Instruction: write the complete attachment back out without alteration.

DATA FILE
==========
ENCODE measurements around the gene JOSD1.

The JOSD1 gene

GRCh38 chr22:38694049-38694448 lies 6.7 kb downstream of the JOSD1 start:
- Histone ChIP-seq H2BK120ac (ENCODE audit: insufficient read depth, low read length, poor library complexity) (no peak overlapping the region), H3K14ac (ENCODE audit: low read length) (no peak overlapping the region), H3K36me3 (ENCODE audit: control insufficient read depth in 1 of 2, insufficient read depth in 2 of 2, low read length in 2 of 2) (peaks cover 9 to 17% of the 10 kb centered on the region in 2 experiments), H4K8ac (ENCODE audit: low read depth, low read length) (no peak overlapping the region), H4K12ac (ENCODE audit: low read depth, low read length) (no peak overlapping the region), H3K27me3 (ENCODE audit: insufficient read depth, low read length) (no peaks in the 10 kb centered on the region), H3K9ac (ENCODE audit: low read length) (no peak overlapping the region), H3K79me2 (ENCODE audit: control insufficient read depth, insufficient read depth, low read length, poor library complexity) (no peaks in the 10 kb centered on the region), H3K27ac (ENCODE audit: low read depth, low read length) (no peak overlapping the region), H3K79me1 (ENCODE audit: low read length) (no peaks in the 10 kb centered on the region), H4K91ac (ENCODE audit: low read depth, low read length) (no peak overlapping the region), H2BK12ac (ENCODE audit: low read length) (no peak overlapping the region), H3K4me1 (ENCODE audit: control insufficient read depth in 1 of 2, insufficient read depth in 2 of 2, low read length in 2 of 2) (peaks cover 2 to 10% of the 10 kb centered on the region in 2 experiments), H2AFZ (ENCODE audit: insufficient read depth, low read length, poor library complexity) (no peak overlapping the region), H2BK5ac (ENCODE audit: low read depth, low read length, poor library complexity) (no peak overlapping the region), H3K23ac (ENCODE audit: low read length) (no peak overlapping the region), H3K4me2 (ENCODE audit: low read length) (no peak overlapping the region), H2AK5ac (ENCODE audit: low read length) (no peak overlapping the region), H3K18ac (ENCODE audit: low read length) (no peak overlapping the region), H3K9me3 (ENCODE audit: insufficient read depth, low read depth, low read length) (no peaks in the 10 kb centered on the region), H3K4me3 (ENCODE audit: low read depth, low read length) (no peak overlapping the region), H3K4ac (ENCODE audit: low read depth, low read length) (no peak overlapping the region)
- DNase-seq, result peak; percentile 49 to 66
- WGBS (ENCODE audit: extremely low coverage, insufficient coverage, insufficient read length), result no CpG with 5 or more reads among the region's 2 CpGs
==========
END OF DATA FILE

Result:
ENCODE measurements around the gene JOSD1.

The JOSD1 gene

GRCh38 chr22:38694049-38694448 lies 6.7 kb downstream of the JOSD1 start:
- Histone ChIP-seq H2BK120ac (ENCODE audit: insufficient read depth, low read length, poor library complexity) (no peak overlapping the region), H3K14ac (ENCODE audit: low read length) (no peak overlapping the region), H3K36me3 (ENCODE audit: control insufficient read depth in 1 of 2, insufficient read depth in 2 of 2, low read length in 2 of 2) (peaks cover 9 to 17% of the 10 kb centered on the region in 2 experiments), H4K8ac (ENCODE audit: low read depth, low read length) (no peak overlapping the region), H4K12ac (ENCODE audit: low read depth, low read length) (no peak overlapping the region), H3K27me3 (ENCODE audit: insufficient read depth, low read length) (no peaks in the 10 kb centered on the region), H3K9ac (ENCODE audit: low read length) (no peak overlapping the region), H3K79me2 (ENCODE audit: control insufficient read depth, insufficient read depth, low read length, poor library complexity) (no peaks in the 10 kb centered on the region), H3K27ac (ENCODE audit: low read depth, low read length) (no peak overlapping the region), H3K79me1 (ENCODE audit: low read length) (no peaks in the 10 kb centered on the region), H4K91ac (ENCODE audit: low read depth, low read length) (no peak overlapping the region), H2BK12ac (ENCODE audit: low read length) (no peak overlapping the region), H3K4me1 (ENCODE audit: control insufficient read depth in 1 of 2, insufficient read depth in 2 of 2, low read length in 2 of 2) (peaks cover 2 to 10% of the 10 kb centered on the region in 2 experiments), H2AFZ (ENCODE audit: insufficient read depth, low read length, poor library complexity) (no peak overlapping the region), H2BK5ac (ENCODE audit: low read depth, low read length, poor library complexity) (no peak overlapping the region), H3K23ac (ENCODE audit: low read length) (no peak overlapping the region), H3K4me2 (ENCODE audit: low read length) (no peak overlapping the region), H2AK5ac (ENCODE audit: low read length) (no peak overlapping the region), H3K18ac (ENCODE audit: low read length) (no peak overlapping the region), H3K9me3 (ENCODE audit: insufficient read depth, low read depth, low read length) (no peaks in the 10 kb centered on the region), H3K4me3 (ENCODE audit: low read depth, low read length) (no peak overlapping the region), H3K4ac (ENCODE audit: low read depth, low read length) (no peak overlapping the region)
- DNase-seq, result peak; percentile 49 to 66
- WGBS (ENCODE audit: extremely low coverage, insufficient coverage, insufficient read length), result no CpG with 5 or more reads among the region's 2 CpGs